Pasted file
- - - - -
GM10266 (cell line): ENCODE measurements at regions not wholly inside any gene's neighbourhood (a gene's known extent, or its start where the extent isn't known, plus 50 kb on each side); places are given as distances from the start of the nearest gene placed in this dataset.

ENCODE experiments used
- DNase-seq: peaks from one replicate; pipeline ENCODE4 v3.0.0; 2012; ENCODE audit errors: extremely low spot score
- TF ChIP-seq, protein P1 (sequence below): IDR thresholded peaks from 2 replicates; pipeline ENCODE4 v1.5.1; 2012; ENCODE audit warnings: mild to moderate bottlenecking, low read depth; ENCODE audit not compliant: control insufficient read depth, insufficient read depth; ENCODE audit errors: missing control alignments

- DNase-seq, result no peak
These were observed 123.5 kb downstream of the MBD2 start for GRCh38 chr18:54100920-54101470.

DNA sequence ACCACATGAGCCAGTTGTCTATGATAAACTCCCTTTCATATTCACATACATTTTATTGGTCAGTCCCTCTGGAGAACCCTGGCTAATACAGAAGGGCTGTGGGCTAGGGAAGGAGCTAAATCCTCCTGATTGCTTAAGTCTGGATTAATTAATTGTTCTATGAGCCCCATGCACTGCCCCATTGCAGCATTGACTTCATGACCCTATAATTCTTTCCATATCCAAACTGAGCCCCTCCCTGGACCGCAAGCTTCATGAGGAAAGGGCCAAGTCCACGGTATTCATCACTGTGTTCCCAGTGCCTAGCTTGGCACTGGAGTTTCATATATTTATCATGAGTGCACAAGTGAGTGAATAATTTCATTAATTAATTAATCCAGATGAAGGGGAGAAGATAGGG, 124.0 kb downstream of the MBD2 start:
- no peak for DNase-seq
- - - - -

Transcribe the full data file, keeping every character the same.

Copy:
GM10266 (cell line): ENCODE measurements at regions not wholly inside any gene's neighbourhood (a gene's known extent, or its start where the extent isn't known, plus 50 kb on each side); places are given as distances from the start of the nearest gene placed in this dataset.

ENCODE experiments used
- DNase-seq: peaks from one replicate; pipeline ENCODE4 v3.0.0; 2012; ENCODE audit errors: extremely low spot score
- TF ChIP-seq, protein P1 (sequence below): IDR thresholded peaks from 2 replicates; pipeline ENCODE4 v1.5.1; 2012; ENCODE audit warnings: mild to moderate bottlenecking, low read depth; ENCODE audit not compliant: control insufficient read depth, insufficient read depth; ENCODE audit errors: missing control alignments

- DNase-seq, result no peak
These were observed 123.5 kb downstream of the MBD2 start for GRCh38 chr18:54100920-54101470.

DNA sequence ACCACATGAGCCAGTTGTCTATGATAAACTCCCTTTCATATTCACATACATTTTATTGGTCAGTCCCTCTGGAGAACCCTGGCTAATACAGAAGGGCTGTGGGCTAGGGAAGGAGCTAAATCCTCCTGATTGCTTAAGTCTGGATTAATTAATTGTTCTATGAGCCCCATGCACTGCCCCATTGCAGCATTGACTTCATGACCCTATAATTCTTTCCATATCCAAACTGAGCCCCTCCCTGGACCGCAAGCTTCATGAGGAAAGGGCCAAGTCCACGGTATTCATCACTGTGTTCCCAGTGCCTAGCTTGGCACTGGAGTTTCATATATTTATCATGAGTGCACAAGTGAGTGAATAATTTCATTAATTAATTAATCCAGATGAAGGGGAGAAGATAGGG, 124.0 kb downstream of the MBD2 start:
- no peak for DNase-seq